The History of Terror, Mary, Tudor Terror, 1553-1558

The descriptive text is supported by many images through the body of the text. The author has described the Roman Catholic terror visited on England by Henry VIII’s eldest daughter – Highly Recommended

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NAME: The History of Terror, Mary, Tudor Terror, 1553-1558
FILE: R2741
AUTHOR: Phil Carradice
PUBLISHER: Pen & Sword 
BINDING: soft back 
PAGES: 128
PRICE: £12.99
GENRE: Non Fiction
SUBJECT: Tudor Dynasty, religious war, Henry VIII's first daughter, Philip of Spain, 
Anglo-Spanish links, Inquisition, torture, death by burning

ISBN: 1-52672-865-6

IMAGE: B2741.jpg
BUYNOW: http://tinyurl.com/y7ps7azs
LINKS:  
DESCRIPTION:  The descriptive text is supported by many images through the 
body of the text.  The author has described the Roman Catholic terror visited on 
England by Henry VIII's eldest daughter  -  Highly Recommended

The Tudor Dynasty of three Kings and two Queens was one of the most turbulent in the history of the 
British Isles. The two Tudor Queens were very different in many ways but shared some important
 characteristics. When Mary came to the throne she was welcomed by wild rejoicing and a level of 
popularity that promised a great reign. Sadly she turned that support into widespread loathing in only 
five short years and it was to be her younger half sister Elizabeth who was to be remembered as 
Elizabeth the Great and by her Golden Age.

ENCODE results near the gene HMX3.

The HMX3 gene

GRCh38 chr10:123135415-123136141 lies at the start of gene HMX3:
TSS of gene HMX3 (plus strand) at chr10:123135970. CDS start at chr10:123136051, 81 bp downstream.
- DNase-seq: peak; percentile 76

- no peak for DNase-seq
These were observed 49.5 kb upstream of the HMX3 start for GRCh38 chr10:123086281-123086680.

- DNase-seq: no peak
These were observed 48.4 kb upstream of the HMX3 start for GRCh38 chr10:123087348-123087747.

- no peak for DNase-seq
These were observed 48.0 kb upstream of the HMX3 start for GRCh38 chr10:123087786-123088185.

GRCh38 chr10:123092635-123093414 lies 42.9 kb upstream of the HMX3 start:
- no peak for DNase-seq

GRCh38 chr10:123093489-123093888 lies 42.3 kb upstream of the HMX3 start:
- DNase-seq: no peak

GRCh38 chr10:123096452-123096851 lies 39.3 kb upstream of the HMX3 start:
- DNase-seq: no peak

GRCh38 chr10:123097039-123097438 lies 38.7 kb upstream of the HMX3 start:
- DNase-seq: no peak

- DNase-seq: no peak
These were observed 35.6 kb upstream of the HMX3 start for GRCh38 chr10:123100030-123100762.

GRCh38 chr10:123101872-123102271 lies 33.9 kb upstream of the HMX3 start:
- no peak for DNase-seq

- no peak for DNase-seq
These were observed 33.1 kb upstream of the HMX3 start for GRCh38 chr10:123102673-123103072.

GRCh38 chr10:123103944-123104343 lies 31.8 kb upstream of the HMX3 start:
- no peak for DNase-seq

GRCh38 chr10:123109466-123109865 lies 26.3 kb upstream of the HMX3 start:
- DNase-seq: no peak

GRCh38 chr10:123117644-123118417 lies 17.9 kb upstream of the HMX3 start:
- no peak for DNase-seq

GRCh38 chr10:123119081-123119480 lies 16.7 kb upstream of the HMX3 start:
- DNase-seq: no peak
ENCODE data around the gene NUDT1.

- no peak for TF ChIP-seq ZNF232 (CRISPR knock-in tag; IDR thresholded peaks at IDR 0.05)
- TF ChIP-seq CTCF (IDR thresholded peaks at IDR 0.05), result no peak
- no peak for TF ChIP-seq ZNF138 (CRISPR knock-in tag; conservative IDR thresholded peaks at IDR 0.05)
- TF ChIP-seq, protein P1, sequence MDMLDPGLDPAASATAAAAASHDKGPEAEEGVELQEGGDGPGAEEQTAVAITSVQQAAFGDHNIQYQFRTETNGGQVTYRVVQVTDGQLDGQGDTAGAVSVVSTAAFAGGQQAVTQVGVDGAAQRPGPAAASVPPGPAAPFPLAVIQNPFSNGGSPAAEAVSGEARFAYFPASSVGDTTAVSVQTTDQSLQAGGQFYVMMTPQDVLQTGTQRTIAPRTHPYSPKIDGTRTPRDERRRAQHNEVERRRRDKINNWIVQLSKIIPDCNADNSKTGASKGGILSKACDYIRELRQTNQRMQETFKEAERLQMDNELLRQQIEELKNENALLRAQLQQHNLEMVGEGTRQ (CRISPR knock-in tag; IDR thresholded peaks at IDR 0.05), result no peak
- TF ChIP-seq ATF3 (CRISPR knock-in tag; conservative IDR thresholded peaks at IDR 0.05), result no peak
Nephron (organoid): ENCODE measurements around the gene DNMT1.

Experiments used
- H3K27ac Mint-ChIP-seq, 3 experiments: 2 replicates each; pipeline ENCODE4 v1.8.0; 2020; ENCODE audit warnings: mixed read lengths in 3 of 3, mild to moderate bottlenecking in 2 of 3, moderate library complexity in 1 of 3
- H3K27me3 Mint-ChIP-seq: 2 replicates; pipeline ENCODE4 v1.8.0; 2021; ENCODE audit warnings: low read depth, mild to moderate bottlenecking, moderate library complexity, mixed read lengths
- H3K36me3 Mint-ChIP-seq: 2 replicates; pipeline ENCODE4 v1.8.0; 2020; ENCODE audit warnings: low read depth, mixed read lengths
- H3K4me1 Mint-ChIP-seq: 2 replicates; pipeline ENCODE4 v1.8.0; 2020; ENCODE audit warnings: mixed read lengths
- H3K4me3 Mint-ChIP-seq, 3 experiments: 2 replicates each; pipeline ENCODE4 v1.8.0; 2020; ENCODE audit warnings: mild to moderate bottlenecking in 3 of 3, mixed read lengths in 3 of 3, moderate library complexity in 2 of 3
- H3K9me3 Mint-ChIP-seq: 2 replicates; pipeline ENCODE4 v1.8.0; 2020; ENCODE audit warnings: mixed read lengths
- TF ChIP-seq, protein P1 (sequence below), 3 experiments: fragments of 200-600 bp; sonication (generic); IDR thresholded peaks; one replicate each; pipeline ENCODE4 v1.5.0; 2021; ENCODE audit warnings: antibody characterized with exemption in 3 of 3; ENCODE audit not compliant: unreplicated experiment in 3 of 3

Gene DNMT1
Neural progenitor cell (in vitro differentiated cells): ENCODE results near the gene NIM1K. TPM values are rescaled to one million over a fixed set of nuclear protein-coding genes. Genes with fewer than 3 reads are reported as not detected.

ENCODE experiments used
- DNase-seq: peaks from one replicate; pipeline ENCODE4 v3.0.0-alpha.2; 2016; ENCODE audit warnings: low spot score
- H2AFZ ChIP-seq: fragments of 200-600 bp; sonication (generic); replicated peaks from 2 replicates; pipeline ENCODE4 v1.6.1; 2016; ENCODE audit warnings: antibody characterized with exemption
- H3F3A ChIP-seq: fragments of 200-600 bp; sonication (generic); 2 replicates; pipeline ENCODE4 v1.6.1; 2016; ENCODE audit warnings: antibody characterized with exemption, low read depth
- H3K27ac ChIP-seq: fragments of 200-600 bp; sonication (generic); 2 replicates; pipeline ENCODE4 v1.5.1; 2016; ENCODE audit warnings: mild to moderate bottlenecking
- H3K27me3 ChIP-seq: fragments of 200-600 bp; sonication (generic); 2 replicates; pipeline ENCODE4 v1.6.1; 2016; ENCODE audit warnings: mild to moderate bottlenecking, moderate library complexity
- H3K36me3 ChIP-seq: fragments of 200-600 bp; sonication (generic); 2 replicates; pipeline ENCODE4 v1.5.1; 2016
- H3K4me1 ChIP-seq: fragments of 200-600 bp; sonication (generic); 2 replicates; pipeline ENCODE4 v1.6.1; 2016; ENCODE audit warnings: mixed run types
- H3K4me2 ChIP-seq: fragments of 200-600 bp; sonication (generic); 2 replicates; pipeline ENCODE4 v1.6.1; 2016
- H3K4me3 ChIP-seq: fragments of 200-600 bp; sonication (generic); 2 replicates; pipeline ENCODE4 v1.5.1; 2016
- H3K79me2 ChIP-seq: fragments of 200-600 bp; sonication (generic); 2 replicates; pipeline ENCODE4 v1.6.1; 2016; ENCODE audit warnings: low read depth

Both of Henry's daughters suffered troubled childhoods because of his search for a marriage to produce 
a male heir. Mary was brought up strongly in the Roman Catholic faith by her mother, taught also to 
value her Spanish heritage, and convinced of her right to rule. Henry's second wife Anne was a believer 
in the Protestant faith that was growing against the Roman Church and she worked to move England to 
the new beliefs, aided by the political Pope who resisted Henry's pleas for the annulment of his marriage 
to Catherine, to clear the way for him to marry Anne. Henry saw the creation of an independent church in 
England as a still Catholic Faith that just placed the Monarch as the Head of Church in place of the Pope. 
He did not engage in a concerted war to completely remove Catholics by his own terror. That meant that 
his death led to a succession by two daughters who were opposed in beliefs but both very much the 
daughters of an autocratic and ruthless King.

In her short reign, Mary was responsible for unleashing a terror on Protestants and many who were still 
more inclined to the Roman faith. Almost three hundred Protestants were killed by fire at the Stake and 
many more were held in prison and tortured brutally. Her actions earned her the deserved epithet of 
Bloody Mary. 

Her terror was the most concentrated violence by the State in the British Isles, never preceded by equal 
acts and never followed. Elizabeth's pragmatic approach to faith in the face of attempts to kill her by 
Roman Catholics earned her support from her people.

A salutatory lesson in religious intolerance that is as valid today as new religious fanatics seek to force 
their perverted values on others.